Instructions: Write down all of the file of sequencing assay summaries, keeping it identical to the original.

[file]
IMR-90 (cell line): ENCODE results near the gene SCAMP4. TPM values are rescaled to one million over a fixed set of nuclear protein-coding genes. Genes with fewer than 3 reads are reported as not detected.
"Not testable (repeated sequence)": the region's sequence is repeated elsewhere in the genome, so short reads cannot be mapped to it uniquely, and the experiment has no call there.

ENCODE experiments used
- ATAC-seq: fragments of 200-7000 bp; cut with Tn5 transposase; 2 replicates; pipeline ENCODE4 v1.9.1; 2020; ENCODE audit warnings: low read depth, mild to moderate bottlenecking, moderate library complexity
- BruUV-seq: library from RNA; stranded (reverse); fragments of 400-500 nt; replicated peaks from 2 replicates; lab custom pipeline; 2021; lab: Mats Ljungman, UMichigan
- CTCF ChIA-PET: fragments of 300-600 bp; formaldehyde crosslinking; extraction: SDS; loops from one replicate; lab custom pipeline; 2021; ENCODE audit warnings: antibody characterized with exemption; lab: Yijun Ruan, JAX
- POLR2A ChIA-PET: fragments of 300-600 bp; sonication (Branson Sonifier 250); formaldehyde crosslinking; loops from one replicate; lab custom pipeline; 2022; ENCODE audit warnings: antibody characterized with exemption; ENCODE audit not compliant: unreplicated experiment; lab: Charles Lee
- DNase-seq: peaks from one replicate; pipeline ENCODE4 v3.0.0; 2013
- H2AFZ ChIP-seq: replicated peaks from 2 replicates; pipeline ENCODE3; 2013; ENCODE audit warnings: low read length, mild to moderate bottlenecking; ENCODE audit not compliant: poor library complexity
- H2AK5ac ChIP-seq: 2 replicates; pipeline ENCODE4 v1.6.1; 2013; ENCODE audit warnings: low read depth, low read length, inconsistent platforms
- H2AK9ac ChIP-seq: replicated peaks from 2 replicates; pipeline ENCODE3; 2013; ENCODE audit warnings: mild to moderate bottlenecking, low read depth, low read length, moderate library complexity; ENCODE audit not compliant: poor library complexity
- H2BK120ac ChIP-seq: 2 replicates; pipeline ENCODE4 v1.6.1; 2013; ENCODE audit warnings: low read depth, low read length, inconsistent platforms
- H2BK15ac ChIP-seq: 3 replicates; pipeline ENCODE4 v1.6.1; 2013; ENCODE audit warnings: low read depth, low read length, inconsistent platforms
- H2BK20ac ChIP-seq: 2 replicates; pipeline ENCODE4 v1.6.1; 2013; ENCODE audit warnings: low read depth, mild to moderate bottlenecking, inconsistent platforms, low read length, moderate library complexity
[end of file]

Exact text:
IMR-90 (cell line): ENCODE results near the gene SCAMP4. TPM values are rescaled to one million over a fixed set of nuclear protein-coding genes. Genes with fewer than 3 reads are reported as not detected.
"Not testable (repeated sequence)": the region's sequence is repeated elsewhere in the genome, so short reads cannot be mapped to it uniquely, and the experiment has no call there.

ENCODE experiments used
- ATAC-seq: fragments of 200-7000 bp; cut with Tn5 transposase; 2 replicates; pipeline ENCODE4 v1.9.1; 2020; ENCODE audit warnings: low read depth, mild to moderate bottlenecking, moderate library complexity
- BruUV-seq: library from RNA; stranded (reverse); fragments of 400-500 nt; replicated peaks from 2 replicates; lab custom pipeline; 2021; lab: Mats Ljungman, UMichigan
- CTCF ChIA-PET: fragments of 300-600 bp; formaldehyde crosslinking; extraction: SDS; loops from one replicate; lab custom pipeline; 2021; ENCODE audit warnings: antibody characterized with exemption; lab: Yijun Ruan, JAX
- POLR2A ChIA-PET: fragments of 300-600 bp; sonication (Branson Sonifier 250); formaldehyde crosslinking; loops from one replicate; lab custom pipeline; 2022; ENCODE audit warnings: antibody characterized with exemption; ENCODE audit not compliant: unreplicated experiment; lab: Charles Lee
- DNase-seq: peaks from one replicate; pipeline ENCODE4 v3.0.0; 2013
- H2AFZ ChIP-seq: replicated peaks from 2 replicates; pipeline ENCODE3; 2013; ENCODE audit warnings: low read length, mild to moderate bottlenecking; ENCODE audit not compliant: poor library complexity
- H2AK5ac ChIP-seq: 2 replicates; pipeline ENCODE4 v1.6.1; 2013; ENCODE audit warnings: low read depth, low read length, inconsistent platforms
- H2AK9ac ChIP-seq: replicated peaks from 2 replicates; pipeline ENCODE3; 2013; ENCODE audit warnings: mild to moderate bottlenecking, low read depth, low read length, moderate library complexity; ENCODE audit not compliant: poor library complexity
- H2BK120ac ChIP-seq: 2 replicates; pipeline ENCODE4 v1.6.1; 2013; ENCODE audit warnings: low read depth, low read length, inconsistent platforms
- H2BK15ac ChIP-seq: 3 replicates; pipeline ENCODE4 v1.6.1; 2013; ENCODE audit warnings: low read depth, low read length, inconsistent platforms
- H2BK20ac ChIP-seq: 2 replicates; pipeline ENCODE4 v1.6.1; 2013; ENCODE audit warnings: low read depth, mild to moderate bottlenecking, inconsistent platforms, low read length, moderate library complexity